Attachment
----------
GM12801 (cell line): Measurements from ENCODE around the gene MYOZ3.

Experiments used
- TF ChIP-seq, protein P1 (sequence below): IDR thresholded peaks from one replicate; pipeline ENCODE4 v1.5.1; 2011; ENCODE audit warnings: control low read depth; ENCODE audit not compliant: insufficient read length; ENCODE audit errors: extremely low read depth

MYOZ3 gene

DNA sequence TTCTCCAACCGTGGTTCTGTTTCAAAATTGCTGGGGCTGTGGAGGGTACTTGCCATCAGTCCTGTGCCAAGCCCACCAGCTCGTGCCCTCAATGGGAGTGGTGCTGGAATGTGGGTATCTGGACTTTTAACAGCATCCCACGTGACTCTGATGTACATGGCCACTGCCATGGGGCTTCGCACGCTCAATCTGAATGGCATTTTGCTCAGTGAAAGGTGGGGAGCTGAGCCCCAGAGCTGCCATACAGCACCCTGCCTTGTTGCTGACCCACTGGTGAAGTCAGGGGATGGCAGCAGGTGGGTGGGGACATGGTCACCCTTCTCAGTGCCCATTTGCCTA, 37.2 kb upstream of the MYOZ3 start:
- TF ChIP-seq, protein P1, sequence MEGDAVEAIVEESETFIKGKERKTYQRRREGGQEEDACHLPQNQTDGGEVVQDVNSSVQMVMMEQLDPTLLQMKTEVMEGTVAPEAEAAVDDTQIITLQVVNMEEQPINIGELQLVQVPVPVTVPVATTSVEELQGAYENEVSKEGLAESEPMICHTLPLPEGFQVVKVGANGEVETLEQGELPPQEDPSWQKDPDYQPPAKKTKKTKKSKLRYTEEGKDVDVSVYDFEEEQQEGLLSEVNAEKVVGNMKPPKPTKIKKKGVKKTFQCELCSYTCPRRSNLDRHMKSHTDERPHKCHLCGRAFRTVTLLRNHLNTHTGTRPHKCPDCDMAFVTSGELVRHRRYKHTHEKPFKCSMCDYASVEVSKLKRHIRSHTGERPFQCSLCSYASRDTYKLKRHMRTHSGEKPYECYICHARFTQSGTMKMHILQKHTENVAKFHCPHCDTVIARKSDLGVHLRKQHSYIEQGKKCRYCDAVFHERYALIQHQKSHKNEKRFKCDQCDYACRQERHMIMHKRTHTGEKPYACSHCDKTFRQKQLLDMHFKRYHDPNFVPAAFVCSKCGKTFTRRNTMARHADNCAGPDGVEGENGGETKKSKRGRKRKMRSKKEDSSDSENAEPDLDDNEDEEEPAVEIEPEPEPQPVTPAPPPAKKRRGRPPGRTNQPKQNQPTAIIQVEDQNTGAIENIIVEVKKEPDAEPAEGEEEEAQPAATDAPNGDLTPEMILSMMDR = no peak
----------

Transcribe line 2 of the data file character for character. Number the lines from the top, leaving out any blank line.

Experiments used